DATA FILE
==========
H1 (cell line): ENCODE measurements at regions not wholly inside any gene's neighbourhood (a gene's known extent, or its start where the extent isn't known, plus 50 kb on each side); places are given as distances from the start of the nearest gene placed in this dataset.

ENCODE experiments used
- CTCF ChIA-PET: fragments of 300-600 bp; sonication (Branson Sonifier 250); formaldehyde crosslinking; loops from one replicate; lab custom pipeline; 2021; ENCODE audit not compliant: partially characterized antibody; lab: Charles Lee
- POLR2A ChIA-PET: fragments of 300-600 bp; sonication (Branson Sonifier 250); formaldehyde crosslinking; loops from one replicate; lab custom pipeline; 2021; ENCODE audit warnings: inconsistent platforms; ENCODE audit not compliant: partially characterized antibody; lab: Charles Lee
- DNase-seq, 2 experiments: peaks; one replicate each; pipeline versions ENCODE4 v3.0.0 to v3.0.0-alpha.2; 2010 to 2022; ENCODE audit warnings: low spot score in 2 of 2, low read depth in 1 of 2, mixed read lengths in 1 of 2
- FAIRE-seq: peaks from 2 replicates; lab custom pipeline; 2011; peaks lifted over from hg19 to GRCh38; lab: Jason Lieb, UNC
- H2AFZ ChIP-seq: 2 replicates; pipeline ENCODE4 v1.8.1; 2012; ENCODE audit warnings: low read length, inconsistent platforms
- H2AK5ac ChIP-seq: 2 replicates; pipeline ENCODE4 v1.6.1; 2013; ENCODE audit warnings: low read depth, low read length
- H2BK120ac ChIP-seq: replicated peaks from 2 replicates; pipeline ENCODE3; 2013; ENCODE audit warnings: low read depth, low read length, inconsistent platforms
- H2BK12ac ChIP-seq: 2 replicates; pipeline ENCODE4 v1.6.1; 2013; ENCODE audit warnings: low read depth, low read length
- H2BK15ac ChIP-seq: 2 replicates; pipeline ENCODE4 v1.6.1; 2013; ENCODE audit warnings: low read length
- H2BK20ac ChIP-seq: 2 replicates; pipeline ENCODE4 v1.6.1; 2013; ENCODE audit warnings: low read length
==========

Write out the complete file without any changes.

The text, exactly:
H1 (cell line): ENCODE measurements at regions not wholly inside any gene's neighbourhood (a gene's known extent, or its start where the extent isn't known, plus 50 kb on each side); places are given as distances from the start of the nearest gene placed in this dataset.

ENCODE experiments used
- CTCF ChIA-PET: fragments of 300-600 bp; sonication (Branson Sonifier 250); formaldehyde crosslinking; loops from one replicate; lab custom pipeline; 2021; ENCODE audit not compliant: partially characterized antibody; lab: Charles Lee
- POLR2A ChIA-PET: fragments of 300-600 bp; sonication (Branson Sonifier 250); formaldehyde crosslinking; loops from one replicate; lab custom pipeline; 2021; ENCODE audit warnings: inconsistent platforms; ENCODE audit not compliant: partially characterized antibody; lab: Charles Lee
- DNase-seq, 2 experiments: peaks; one replicate each; pipeline versions ENCODE4 v3.0.0 to v3.0.0-alpha.2; 2010 to 2022; ENCODE audit warnings: low spot score in 2 of 2, low read depth in 1 of 2, mixed read lengths in 1 of 2
- FAIRE-seq: peaks from 2 replicates; lab custom pipeline; 2011; peaks lifted over from hg19 to GRCh38; lab: Jason Lieb, UNC
- H2AFZ ChIP-seq: 2 replicates; pipeline ENCODE4 v1.8.1; 2012; ENCODE audit warnings: low read length, inconsistent platforms
- H2AK5ac ChIP-seq: 2 replicates; pipeline ENCODE4 v1.6.1; 2013; ENCODE audit warnings: low read depth, low read length
- H2BK120ac ChIP-seq: replicated peaks from 2 replicates; pipeline ENCODE3; 2013; ENCODE audit warnings: low read depth, low read length, inconsistent platforms
- H2BK12ac ChIP-seq: 2 replicates; pipeline ENCODE4 v1.6.1; 2013; ENCODE audit warnings: low read depth, low read length
- H2BK15ac ChIP-seq: 2 replicates; pipeline ENCODE4 v1.6.1; 2013; ENCODE audit warnings: low read length
- H2BK20ac ChIP-seq: 2 replicates; pipeline ENCODE4 v1.6.1; 2013; ENCODE audit warnings: low read length